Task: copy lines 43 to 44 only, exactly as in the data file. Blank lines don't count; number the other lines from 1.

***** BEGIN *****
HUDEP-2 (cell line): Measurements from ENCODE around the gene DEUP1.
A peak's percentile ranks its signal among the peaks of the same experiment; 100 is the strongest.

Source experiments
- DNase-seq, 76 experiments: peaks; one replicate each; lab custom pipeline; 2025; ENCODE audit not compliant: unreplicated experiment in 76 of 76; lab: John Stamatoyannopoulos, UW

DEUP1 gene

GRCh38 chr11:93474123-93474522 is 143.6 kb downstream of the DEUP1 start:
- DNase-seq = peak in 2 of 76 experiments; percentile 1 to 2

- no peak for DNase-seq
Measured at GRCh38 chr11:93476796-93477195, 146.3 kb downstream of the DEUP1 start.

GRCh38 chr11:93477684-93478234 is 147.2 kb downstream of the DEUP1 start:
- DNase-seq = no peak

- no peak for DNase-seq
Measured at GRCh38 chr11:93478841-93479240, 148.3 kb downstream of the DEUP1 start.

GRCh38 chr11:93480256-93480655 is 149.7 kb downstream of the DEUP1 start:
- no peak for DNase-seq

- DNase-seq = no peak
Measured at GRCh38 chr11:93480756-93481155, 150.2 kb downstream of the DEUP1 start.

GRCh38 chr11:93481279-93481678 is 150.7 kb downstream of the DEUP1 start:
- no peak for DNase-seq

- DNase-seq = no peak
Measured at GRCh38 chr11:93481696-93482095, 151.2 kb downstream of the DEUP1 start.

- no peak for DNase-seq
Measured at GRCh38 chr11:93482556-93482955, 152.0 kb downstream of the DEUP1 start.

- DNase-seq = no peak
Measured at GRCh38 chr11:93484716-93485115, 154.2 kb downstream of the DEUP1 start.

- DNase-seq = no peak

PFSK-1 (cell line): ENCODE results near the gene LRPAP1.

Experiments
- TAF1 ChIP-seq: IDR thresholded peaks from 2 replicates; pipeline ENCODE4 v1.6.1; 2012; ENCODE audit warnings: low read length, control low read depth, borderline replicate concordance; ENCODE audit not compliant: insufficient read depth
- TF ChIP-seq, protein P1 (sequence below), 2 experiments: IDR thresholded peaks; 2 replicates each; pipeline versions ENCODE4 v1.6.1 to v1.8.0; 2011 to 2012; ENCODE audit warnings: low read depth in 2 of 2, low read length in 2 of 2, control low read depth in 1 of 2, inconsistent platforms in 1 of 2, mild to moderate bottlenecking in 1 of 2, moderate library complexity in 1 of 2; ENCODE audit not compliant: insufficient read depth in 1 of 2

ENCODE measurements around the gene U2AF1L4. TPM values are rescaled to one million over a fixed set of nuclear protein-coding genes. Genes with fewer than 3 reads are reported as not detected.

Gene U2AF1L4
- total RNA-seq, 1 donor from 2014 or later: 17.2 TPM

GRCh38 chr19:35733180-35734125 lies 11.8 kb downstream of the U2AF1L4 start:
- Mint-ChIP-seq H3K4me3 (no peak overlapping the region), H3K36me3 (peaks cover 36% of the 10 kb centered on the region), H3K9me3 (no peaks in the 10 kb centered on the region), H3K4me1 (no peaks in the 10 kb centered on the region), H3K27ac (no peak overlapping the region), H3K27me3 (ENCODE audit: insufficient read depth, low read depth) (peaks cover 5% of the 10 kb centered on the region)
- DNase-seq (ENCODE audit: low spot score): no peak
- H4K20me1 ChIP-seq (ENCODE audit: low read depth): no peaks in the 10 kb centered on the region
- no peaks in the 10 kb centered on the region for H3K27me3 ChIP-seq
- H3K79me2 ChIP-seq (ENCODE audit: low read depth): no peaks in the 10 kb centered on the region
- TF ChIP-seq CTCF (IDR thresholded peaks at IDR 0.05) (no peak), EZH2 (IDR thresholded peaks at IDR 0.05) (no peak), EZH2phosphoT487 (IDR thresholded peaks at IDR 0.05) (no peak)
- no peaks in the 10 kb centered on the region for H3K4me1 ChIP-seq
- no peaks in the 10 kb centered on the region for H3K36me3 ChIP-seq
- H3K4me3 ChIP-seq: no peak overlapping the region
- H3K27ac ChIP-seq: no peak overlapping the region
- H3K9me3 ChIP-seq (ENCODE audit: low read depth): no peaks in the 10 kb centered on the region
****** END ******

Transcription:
- H3K4me3 ChIP-seq: no peak overlapping the region
- H3K27ac ChIP-seq: no peak overlapping the region